So, it seems to be the right time of year to explore the availability of 1984 in China:
George Orwell’s Nineteen Eighty-four is just the kind of book that you would expect to be banned in China, all that talk of Big Brother, Newspeak and the rewriting of history is far too close to the bone, surely. So I was amazed to come across it on open sale in a state-run bookshop, in Yanji 延吉 on the North Korean border in fact.
Nineteen Eighty-four is all over the place in China, it turns out. A Chinese website lists no fewer than 13 translations published in the PRC between 1985 and 2012, and it’s easy to find at least three or four downloadable or online translations on a quick internet search.
It was originally published in China in the late seventies as restricted circulation "reference material" for officials as part of a trilogy also including Zamyatin's We and Brave New World, before going on open sale a few years later. And yes, you can also buy Animal Farm.
As to why 1984 is so freely available, perhaps its because our conception of the book as a kind of universal textbook of totalitarianism is just wrong, or at least obsolete. At any rate it doesn't map on to China in any way suggestive enough to alarm the censors.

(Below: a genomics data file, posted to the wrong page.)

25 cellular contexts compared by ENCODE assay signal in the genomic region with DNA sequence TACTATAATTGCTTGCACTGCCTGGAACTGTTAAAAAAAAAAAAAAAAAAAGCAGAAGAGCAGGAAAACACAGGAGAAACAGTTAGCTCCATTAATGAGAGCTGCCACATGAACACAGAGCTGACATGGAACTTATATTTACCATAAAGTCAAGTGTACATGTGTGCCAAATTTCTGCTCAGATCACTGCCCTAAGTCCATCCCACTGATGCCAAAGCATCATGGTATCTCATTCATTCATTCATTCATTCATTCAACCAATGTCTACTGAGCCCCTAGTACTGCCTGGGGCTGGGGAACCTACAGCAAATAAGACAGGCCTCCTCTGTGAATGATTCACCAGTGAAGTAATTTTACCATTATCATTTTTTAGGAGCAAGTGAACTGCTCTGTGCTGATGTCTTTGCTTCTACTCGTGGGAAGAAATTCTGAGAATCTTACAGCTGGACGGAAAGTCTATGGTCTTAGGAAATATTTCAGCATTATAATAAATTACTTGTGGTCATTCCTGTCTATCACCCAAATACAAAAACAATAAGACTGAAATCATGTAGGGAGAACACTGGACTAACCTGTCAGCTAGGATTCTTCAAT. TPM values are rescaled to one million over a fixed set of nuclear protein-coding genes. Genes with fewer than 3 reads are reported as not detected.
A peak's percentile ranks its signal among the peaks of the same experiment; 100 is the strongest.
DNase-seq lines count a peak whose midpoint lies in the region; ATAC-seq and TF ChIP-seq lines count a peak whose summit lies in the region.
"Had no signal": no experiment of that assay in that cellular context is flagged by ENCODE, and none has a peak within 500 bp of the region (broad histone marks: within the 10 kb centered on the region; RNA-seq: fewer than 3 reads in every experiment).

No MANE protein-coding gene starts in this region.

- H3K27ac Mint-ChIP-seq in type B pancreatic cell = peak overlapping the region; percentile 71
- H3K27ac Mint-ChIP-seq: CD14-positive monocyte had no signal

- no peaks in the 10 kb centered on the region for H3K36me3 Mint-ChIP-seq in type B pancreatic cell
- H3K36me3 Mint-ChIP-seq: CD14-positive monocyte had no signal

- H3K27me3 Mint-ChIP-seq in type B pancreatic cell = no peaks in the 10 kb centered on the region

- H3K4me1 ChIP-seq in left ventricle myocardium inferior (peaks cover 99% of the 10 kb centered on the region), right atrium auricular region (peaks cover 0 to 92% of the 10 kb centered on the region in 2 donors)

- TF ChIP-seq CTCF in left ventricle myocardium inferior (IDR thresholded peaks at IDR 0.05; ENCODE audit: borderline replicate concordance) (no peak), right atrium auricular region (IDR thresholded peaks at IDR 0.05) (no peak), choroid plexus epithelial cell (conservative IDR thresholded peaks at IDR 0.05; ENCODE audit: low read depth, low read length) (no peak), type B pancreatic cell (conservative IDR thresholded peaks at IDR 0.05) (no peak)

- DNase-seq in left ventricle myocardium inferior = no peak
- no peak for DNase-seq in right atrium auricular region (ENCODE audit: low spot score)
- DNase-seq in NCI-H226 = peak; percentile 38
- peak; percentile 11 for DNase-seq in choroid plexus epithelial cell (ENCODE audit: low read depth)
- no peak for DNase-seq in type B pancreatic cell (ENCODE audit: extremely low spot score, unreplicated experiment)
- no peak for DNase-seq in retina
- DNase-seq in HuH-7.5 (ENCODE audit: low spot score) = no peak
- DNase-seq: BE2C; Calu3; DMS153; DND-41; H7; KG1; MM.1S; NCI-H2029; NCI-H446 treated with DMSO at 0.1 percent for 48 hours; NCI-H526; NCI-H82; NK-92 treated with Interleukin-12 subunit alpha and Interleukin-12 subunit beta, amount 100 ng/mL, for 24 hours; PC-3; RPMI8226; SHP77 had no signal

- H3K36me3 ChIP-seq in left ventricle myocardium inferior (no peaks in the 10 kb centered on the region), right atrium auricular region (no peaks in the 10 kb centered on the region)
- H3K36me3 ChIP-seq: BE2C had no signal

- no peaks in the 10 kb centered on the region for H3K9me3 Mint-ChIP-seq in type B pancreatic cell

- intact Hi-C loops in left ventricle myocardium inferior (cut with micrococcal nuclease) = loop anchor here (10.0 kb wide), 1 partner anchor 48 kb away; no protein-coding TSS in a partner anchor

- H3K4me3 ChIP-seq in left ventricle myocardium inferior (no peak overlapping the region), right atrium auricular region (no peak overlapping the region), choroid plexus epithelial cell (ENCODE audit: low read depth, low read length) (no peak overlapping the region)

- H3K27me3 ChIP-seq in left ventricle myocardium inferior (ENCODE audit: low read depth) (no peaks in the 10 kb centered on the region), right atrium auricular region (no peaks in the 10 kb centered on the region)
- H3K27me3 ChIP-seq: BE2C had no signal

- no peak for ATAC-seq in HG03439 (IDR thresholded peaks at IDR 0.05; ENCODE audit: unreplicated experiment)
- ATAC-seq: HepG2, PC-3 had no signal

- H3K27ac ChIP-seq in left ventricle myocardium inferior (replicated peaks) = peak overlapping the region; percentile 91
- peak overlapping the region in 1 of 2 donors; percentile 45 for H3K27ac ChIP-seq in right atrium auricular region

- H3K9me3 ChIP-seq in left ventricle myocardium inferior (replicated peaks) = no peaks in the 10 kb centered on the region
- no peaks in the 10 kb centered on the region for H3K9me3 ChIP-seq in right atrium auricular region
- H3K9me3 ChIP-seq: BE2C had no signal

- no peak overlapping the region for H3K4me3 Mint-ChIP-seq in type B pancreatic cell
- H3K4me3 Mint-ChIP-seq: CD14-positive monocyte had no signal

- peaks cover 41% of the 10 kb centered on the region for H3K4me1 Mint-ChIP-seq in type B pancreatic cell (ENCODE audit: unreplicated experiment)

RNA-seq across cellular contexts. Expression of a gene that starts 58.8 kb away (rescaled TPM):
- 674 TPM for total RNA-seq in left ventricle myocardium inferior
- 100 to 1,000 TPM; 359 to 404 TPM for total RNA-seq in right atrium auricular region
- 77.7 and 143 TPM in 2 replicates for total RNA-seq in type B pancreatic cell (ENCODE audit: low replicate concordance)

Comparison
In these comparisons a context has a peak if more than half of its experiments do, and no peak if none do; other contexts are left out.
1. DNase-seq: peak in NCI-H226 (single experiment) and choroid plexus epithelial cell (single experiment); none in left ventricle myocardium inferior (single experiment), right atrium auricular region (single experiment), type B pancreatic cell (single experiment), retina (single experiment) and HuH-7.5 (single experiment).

In fact, you can not only buy 1984 in China, you can buy it at the 1984 bookshop in Shanghai.
Named after Orwell’s famous dystopian novel, the shop offers a wide selection of Chinese-language anthologies of philosophy essay, novels, art and design books and other quirky stationery and accessories. Check out the vinyl collection (RMB28 per record) and environmentally friendly hand-drawn canvas bags (RMB38-45) while sipping on a delicious milkshake in the beautiful backyard.
Beats Victory Gin any day. There is something Orwellian in the idea of latte slurping urban hipster irony under dictatorship, but not as Orwell would have recognised. Maybe there's such a thing as post-Orwellian dictatorship.